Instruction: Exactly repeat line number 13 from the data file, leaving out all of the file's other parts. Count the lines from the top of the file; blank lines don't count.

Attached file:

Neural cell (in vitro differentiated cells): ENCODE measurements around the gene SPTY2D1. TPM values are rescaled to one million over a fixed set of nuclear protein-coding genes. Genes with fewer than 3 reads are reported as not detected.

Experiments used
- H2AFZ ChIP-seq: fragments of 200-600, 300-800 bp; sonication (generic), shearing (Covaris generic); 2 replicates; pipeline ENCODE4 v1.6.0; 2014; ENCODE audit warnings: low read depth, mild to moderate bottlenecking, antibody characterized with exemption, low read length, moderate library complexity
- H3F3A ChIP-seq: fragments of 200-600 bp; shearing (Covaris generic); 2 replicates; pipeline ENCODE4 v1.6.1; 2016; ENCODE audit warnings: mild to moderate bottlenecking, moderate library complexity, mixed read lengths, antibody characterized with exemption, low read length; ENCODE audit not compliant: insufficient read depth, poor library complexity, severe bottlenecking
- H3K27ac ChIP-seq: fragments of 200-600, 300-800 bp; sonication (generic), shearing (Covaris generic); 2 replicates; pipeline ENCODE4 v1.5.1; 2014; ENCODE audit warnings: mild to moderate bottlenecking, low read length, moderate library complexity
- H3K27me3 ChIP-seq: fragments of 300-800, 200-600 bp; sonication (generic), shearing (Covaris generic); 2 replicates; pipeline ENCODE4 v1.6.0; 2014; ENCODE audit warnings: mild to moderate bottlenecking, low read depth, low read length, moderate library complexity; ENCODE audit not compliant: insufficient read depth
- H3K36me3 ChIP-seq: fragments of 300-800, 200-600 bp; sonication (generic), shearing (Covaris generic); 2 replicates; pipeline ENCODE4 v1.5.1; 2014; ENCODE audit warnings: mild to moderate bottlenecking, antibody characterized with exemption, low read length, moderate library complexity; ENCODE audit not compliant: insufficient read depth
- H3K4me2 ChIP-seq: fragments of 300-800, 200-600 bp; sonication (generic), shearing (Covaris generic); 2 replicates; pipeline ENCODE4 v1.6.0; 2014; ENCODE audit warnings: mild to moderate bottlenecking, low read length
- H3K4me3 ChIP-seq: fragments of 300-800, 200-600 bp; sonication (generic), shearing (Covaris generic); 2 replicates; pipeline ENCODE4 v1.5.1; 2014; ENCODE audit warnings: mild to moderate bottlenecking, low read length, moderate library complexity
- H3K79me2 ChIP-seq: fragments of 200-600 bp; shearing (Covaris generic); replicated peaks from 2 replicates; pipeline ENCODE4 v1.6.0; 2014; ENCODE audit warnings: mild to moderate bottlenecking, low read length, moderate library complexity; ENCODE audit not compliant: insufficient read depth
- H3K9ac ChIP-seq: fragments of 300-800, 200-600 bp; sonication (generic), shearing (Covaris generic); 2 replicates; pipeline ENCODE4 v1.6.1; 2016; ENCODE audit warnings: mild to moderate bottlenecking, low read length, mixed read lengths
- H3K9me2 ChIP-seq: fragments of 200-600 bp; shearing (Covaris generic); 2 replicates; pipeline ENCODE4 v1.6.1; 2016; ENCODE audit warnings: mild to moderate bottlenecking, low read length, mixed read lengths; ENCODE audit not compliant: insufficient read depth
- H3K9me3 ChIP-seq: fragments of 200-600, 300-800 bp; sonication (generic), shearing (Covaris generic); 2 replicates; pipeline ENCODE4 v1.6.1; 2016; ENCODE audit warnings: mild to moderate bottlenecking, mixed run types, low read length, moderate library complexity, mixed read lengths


- H3K9me3 ChIP-seq: fragments of 200-600, 300-800 bp; sonication (generic), shearing (Covaris generic); 2 replicates; pipeline ENCODE4 v1.6.1; 2016; ENCODE audit warnings: mild to moderate bottlenecking, mixed run types, low read length, moderate library complexity, mixed read lengths